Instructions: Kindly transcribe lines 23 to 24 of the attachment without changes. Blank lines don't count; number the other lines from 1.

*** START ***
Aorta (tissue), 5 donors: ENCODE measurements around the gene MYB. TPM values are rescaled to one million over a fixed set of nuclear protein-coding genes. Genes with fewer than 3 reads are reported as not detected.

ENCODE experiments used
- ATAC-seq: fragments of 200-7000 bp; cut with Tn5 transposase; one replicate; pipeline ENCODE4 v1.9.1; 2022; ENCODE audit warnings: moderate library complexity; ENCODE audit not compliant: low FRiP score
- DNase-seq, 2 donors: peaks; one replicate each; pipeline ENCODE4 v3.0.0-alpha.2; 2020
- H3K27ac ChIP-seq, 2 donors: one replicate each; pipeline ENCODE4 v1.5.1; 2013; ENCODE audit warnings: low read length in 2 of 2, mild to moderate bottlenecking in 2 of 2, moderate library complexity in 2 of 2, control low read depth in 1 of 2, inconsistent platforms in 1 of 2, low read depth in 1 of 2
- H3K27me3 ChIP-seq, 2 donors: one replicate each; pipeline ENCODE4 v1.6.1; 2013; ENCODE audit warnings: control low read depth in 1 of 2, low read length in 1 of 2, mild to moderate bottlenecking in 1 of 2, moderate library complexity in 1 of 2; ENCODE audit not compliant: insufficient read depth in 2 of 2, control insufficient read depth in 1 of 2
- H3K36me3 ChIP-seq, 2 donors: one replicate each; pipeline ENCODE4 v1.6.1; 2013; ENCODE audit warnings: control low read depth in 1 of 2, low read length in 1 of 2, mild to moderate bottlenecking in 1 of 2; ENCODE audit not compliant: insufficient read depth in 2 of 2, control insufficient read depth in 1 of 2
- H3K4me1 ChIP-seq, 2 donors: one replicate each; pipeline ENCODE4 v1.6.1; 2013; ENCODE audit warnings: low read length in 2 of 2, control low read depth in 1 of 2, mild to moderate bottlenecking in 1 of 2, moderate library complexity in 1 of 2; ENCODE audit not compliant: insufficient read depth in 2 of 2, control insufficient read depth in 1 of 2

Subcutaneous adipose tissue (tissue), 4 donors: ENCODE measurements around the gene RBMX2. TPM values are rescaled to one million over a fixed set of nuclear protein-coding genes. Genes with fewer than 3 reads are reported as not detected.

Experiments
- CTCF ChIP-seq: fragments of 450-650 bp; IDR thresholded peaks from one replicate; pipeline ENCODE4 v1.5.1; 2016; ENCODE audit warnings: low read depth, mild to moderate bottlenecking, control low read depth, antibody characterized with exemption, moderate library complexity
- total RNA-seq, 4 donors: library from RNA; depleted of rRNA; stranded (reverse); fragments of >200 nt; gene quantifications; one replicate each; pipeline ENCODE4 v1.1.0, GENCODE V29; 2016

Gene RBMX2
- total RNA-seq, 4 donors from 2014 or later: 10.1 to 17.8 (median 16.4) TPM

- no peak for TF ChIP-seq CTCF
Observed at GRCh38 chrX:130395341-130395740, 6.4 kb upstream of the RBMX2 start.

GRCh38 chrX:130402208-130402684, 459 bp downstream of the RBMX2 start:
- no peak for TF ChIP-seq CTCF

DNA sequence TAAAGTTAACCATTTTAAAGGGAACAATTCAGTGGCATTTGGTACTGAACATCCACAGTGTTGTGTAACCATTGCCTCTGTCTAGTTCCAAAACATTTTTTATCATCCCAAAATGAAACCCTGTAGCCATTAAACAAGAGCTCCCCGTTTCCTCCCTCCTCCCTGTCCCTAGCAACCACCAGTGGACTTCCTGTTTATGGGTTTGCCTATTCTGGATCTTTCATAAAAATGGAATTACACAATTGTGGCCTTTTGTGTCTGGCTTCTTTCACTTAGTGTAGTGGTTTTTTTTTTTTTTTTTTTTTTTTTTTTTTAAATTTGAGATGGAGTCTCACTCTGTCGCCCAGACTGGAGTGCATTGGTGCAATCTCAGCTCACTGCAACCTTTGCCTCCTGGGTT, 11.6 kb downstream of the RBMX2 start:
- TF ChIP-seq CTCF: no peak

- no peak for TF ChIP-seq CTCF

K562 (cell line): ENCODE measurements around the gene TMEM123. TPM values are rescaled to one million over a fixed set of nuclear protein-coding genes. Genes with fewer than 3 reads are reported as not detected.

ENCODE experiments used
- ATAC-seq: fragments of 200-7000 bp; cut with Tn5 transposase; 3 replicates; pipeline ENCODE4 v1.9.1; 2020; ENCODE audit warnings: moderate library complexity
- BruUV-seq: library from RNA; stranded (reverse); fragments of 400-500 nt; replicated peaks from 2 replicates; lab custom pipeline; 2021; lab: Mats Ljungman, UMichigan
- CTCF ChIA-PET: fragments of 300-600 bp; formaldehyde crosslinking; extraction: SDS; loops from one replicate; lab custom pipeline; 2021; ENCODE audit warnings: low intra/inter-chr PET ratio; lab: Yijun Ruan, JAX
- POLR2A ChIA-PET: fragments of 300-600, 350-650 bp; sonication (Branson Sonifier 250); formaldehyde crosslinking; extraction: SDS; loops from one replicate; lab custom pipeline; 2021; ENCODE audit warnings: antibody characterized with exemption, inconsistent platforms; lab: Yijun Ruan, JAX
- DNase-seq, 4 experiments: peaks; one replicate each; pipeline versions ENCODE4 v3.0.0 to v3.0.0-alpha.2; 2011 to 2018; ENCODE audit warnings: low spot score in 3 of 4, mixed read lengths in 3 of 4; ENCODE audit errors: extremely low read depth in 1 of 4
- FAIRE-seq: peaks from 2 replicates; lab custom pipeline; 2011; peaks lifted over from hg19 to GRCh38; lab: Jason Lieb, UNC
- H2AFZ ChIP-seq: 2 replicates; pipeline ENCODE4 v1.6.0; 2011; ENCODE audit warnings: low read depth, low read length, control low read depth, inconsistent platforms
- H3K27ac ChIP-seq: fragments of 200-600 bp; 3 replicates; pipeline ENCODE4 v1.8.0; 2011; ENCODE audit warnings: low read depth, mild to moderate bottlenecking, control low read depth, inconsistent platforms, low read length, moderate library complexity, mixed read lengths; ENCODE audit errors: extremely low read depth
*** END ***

ENCODE experiments used
- ATAC-seq: fragments of 200-7000 bp; cut with Tn5 transposase; 3 replicates; pipeline ENCODE4 v1.9.1; 2020; ENCODE audit warnings: moderate library complexity